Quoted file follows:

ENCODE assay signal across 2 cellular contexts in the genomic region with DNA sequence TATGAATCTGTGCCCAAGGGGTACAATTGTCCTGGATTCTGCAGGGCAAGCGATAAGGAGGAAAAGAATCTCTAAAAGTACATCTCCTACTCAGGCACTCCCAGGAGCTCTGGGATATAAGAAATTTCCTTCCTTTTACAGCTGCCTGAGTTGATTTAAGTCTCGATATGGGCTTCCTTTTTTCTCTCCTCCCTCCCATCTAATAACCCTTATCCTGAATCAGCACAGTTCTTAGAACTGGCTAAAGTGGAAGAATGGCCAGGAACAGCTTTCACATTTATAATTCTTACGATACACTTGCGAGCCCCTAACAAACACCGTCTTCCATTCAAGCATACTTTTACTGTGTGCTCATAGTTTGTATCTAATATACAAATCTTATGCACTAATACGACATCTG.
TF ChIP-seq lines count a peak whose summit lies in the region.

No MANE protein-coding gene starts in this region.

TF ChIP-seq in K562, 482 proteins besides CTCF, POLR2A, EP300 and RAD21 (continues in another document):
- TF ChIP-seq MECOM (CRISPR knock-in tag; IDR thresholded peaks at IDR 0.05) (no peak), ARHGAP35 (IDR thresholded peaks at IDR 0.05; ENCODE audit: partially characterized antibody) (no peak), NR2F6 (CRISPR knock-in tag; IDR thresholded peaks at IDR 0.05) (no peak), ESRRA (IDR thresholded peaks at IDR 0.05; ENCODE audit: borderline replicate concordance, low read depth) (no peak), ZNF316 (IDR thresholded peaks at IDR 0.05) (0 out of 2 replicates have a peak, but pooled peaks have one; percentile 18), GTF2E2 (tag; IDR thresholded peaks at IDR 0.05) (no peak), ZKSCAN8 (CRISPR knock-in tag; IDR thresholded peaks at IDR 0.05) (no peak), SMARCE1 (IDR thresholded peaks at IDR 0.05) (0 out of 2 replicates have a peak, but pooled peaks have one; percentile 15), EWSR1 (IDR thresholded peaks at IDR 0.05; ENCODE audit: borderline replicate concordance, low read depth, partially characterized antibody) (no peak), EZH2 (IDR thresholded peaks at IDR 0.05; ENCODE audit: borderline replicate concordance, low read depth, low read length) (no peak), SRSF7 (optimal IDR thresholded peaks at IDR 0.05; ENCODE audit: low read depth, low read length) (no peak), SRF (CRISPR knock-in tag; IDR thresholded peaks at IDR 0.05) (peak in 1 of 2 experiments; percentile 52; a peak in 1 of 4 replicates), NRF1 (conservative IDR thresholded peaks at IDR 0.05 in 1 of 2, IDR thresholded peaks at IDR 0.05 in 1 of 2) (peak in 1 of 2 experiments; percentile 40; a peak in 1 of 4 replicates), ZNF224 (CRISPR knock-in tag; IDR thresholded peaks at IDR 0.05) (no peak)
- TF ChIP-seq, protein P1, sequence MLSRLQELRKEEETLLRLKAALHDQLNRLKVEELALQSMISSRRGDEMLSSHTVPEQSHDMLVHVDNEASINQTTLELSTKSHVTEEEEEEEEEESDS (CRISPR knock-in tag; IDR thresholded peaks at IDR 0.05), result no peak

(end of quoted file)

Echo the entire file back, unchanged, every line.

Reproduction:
ENCODE assay signal across 2 cellular contexts in the genomic region with DNA sequence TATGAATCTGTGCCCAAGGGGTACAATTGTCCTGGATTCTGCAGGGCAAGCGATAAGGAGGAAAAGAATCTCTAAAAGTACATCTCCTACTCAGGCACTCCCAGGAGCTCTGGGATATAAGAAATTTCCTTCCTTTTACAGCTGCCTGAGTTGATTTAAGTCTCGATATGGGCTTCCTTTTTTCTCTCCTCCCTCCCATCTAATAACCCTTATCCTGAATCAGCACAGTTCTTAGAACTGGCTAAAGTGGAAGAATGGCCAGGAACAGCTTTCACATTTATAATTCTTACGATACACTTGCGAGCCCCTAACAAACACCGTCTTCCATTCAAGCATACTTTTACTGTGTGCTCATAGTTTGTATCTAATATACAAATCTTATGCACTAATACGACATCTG.
TF ChIP-seq lines count a peak whose summit lies in the region.

No MANE protein-coding gene starts in this region.

TF ChIP-seq in K562, 482 proteins besides CTCF, POLR2A, EP300 and RAD21 (continues in another document):
- TF ChIP-seq MECOM (CRISPR knock-in tag; IDR thresholded peaks at IDR 0.05) (no peak), ARHGAP35 (IDR thresholded peaks at IDR 0.05; ENCODE audit: partially characterized antibody) (no peak), NR2F6 (CRISPR knock-in tag; IDR thresholded peaks at IDR 0.05) (no peak), ESRRA (IDR thresholded peaks at IDR 0.05; ENCODE audit: borderline replicate concordance, low read depth) (no peak), ZNF316 (IDR thresholded peaks at IDR 0.05) (0 out of 2 replicates have a peak, but pooled peaks have one; percentile 18), GTF2E2 (tag; IDR thresholded peaks at IDR 0.05) (no peak), ZKSCAN8 (CRISPR knock-in tag; IDR thresholded peaks at IDR 0.05) (no peak), SMARCE1 (IDR thresholded peaks at IDR 0.05) (0 out of 2 replicates have a peak, but pooled peaks have one; percentile 15), EWSR1 (IDR thresholded peaks at IDR 0.05; ENCODE audit: borderline replicate concordance, low read depth, partially characterized antibody) (no peak), EZH2 (IDR thresholded peaks at IDR 0.05; ENCODE audit: borderline replicate concordance, low read depth, low read length) (no peak), SRSF7 (optimal IDR thresholded peaks at IDR 0.05; ENCODE audit: low read depth, low read length) (no peak), SRF (CRISPR knock-in tag; IDR thresholded peaks at IDR 0.05) (peak in 1 of 2 experiments; percentile 52; a peak in 1 of 4 replicates), NRF1 (conservative IDR thresholded peaks at IDR 0.05 in 1 of 2, IDR thresholded peaks at IDR 0.05 in 1 of 2) (peak in 1 of 2 experiments; percentile 40; a peak in 1 of 4 replicates), ZNF224 (CRISPR knock-in tag; IDR thresholded peaks at IDR 0.05) (no peak)
- TF ChIP-seq, protein P1, sequence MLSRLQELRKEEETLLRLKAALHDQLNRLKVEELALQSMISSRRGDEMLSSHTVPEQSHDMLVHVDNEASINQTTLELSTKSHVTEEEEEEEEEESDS (CRISPR knock-in tag; IDR thresholded peaks at IDR 0.05), result no peak